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Assessment with rubrics

Last updated on 24 May 2023
A rubric helps you to assess students' products and skills, for example when giving feedback or grading an assignment or presentation. But what is it and how do you apply it?

Let’s review a case study: biology teachers ran into the problem that practical assignments were often time-consuming to evaluate. To do this faster and more effectively, they decided to make a rubric for it. They discussed together their expectations for each level, how they apply the rubric and looked at sample reports. The rubric provides them with a more transparent and consistent process and makes it easier for students to understand what is expected of them. 

1. What is a rubric? 

A rubric is a tool for assessing and providing feedback on your students' performance and skills. A rubric provides a list of criteria that, together with a scale of points or level descriptions, indicates how well the student meets each criterion. You can use a rubric for assignments, papers, a thesis and presentations, for example. You can make rubrics for one assignment, but also for an entire course, a curriculum, or a programme. 

 A rubric also gives students insight into what is expected of them and how you assess their work. In addition, a rubric gives you, your fellow teachers, and the student insight into learning development and learning performance. 

2. Why use a rubric? 

Using a rubric has many advantages, here are some of them. A rubric: 

  • supports the process of achieving transparent, reliable, valid, and consistent assessment;
  • makes the assessment process more efficient because it clearly indicates which aspects of the work are important and how they will be assessed;
  • ensures that, as a teacher, you focus on the main points;
  • creates a common framework and language for assessment and promotes shared expectations and assessment practices, for example when teachers from this course develop a rubric together;
  • enables efficient assessment of complex products or behaviours;
  • can prompt substantive discussions between lecturers or between lecturers and students;
  • helps teachers to give feedback in a way that is constructive and useful for students, because it clearly indicates the strengths and weaknesses of the work;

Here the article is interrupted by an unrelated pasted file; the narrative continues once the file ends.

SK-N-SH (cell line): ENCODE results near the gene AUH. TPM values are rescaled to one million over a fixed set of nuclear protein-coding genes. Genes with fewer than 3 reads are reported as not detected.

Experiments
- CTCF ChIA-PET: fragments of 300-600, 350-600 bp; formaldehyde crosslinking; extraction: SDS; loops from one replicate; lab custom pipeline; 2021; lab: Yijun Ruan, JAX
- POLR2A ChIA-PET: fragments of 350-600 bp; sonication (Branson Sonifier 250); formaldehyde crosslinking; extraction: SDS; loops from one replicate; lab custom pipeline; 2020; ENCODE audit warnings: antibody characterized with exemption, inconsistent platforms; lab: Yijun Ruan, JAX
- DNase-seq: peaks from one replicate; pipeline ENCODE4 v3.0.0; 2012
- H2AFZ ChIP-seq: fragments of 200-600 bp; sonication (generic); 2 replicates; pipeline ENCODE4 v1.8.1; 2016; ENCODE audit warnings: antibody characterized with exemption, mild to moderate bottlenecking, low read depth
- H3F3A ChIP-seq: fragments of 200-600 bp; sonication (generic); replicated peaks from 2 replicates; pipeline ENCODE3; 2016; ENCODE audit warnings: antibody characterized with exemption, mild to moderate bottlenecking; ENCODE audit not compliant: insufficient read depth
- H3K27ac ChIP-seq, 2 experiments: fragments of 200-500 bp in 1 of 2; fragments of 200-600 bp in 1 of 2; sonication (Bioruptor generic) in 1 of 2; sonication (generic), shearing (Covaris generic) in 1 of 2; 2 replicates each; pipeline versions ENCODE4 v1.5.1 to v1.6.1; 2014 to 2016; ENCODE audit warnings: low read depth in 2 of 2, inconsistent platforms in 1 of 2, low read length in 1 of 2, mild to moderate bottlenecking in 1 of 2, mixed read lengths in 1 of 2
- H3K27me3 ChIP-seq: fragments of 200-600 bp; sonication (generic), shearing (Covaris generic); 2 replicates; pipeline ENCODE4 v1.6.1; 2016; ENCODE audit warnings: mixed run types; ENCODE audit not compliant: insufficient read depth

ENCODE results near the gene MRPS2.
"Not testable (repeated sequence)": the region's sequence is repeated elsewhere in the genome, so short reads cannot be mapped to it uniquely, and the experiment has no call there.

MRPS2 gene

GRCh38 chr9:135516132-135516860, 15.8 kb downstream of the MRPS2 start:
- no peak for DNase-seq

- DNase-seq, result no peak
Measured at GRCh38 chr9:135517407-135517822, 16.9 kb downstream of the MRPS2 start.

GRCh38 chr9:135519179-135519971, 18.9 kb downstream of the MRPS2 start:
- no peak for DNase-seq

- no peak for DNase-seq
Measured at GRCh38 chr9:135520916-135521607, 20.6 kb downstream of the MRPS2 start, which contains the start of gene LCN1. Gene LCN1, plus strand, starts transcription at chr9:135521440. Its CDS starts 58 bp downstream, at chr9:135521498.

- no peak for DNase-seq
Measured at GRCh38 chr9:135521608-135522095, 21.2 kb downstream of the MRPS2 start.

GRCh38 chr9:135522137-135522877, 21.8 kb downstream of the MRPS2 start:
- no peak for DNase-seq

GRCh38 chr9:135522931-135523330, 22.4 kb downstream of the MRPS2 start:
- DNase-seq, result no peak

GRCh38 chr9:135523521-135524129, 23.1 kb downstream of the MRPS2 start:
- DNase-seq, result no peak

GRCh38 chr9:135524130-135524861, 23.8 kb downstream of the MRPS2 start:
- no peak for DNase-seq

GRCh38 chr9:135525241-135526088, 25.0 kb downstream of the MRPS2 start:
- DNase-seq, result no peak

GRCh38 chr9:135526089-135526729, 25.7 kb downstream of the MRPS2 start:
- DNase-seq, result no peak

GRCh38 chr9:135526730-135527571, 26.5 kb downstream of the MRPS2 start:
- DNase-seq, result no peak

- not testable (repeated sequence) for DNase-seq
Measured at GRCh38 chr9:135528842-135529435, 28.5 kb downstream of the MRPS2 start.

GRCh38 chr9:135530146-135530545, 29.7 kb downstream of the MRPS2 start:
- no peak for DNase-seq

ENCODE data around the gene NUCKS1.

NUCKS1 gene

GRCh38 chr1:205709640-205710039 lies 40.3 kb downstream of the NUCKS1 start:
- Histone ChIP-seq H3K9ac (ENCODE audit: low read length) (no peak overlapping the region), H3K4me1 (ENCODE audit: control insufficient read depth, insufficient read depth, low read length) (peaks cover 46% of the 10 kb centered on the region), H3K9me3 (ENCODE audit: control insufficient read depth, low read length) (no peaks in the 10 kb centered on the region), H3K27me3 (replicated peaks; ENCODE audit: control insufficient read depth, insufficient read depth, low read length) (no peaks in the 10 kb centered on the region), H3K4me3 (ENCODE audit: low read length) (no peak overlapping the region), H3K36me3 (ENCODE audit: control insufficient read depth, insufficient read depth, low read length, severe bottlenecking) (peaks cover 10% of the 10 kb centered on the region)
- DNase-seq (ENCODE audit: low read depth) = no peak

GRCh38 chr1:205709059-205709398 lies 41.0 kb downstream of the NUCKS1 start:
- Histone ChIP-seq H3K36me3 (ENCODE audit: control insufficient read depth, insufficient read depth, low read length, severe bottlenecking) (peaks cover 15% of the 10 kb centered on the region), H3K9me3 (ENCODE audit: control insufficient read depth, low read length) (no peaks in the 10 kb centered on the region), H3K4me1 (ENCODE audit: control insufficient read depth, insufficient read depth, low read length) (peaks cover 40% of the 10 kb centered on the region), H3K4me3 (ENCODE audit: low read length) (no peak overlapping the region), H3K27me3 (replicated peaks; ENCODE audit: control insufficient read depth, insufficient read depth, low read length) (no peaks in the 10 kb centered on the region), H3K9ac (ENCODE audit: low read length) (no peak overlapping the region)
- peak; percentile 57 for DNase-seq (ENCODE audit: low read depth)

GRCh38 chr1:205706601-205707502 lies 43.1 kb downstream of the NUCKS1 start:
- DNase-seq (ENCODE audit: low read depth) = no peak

• makes the assessment process transparent to students in advance, this helps them to prepare properly because they know what is expected of them;
  • helps students to improve their work (feedback, feedup and feedforward) because it clearly indicates how they can adjust their work, this promotes self-reflection and self-direction in students;
  • creates a fair assessment process. By defining what is assessed and when a certain level is achieved, different teachers are more likely to give the same assessment to a student;

Tip: it takes some time to make a rubric, but the efficiency and time gained during the assessment process will make up for this.  

3. Types of rubrics 

There are different types of rubrics, these are the two most important ones for your teaching: 

  • The analytical rubric. This contains at least two assessable features per level of performance and gives a separate score for each of these features. For example, a score for spelling and a score for content. This is best used when you want to visualise students' strengths and weaknesses and provide detailed feedback. The disadvantage is that this form is time-consuming.  
  • The holistic rubric. This rubric is more general and gives a single score based on overall impression. You can use this rubric when you want a quick snapshot of performance and when one dimension is good enough to define the quality of students' work. The disadvantage is that it does not give detailed information about performance, besides, it can be complicated for a teacher to arrive at an overall score. 

4. What does a rubric look like?

Rubrics are at most one or two pages long and consist of four basic components: 

  • a rubric is shaped like a chart;  
  • the rows contain the assessment criteria: the skills, knowledge, or behaviour you expect from students;
  • the columns contain the levels or scores. The labels you use for this should be clear, for example: 
    • Unsatisfactory, Satisfactory, Good, Excellent 
    • Not acceptable, Needs improvement, Acceptable, Good, Excellent 
    • Novice, Intermediate, Advanced, Expert 
    • 1, 2, 3, 4 
    • E, D, C, B, A 
  • The fields contain a description or instruction of a performance or task at a particular level of a criterion.  

Tip: be sufficiently specific, but again not too detailed. Therefore, limit the criteria or rows, do not use enumerations in the cells and describe qualities and not quantities. 

Want to know more about how to create and apply a rubric? Read this teaching tip! Or take a look at an example rubric used for Modern Developments in Pharmaceutical Sciences at VU Amsterdam.